Oxygen challenge magnetic resonance imaging in healthy human volunteers.

Abstract

Oxygen challenge imaging involves transient hyperoxia applied during deoxyhaemoglobin sensitive (T2*-weighted) magnetic resonance imaging and has the potential to detect changes in brain oxygen extraction. In order to develop optimal practical protocols for oxygen challenge imaging, we investigated the influence of oxygen concentration, cerebral blood flow change, pattern of oxygen administration and field strength on T2*-weighted signal. Eight healthy volunteers underwent multi-parametric magnetic resonance imaging including oxygen challenge imaging and arterial spin labelling using two oxygen concentrations (target FiO2 of 100 and 60%) administered consecutively (two-stage challenge) at both 1.5T and 3T. There was a greater signal increase in grey matter compared to white matter during oxygen challenge (p < 0.002 at 3T, P < 0.0001 at 1.5T) and at FiO2 = 100% compared to FiO2 = 60% in grey matter at both field strengths (p < 0.02) and in white matter at 3T only (p = 0.0314). Differences in the magnitude of signal change between 1.5T and 3T did not reach statistical significance. Reduction of T2*-weighted signal to below baseline, after hyperoxia withdrawal, confounded interpretation of two-stage oxygen challenge imaging. Reductions in cerebral blood flow did not obscure the T2*-weighted signal increases. In conclusion, the optimal protocol for further study should utilise target FiO2 = 100% during a single oxygen challenge. Imaging at both 1.5T and 3T is clinically feasible.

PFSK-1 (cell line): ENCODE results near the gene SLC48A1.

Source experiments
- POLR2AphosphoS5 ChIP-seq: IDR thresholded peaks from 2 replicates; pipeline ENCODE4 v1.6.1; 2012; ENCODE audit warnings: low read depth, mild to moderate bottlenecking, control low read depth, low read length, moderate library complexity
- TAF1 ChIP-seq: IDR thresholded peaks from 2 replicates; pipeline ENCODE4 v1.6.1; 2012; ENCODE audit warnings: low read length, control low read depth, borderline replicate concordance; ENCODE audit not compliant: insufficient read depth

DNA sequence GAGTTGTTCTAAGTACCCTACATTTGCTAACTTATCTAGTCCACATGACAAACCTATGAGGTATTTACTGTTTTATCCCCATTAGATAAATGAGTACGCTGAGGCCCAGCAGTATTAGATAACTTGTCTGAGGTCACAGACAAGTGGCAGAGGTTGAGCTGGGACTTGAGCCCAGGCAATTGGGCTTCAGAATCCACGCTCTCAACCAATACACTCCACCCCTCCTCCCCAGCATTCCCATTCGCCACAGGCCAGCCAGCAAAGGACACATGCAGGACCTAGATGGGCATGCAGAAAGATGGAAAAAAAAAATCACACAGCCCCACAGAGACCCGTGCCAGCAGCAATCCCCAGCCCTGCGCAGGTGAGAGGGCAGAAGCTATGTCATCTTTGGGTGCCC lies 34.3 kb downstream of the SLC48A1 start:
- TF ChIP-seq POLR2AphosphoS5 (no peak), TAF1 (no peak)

Cite this paper

@article{Dani2017OxygenCM, title={Oxygen challenge magnetic resonance imaging in healthy human volunteers.}, author={Krishna Ashok Dani and Fiona Catherine Moreton and Celestine Santosh and Rosario Casta{\~n}eda L{\'o}pez and David S Brennan and Christian Schwarzbauer and Colin M Goutcher and Kevin O'Hare and I Mhairi Macrae and Keith Muir}, journal={Journal of cerebral blood flow and metabolism : official journal of the International Society of Cerebral Blood Flow and Metabolism}, year={2017}, volume={37 1}, pages={366-376} }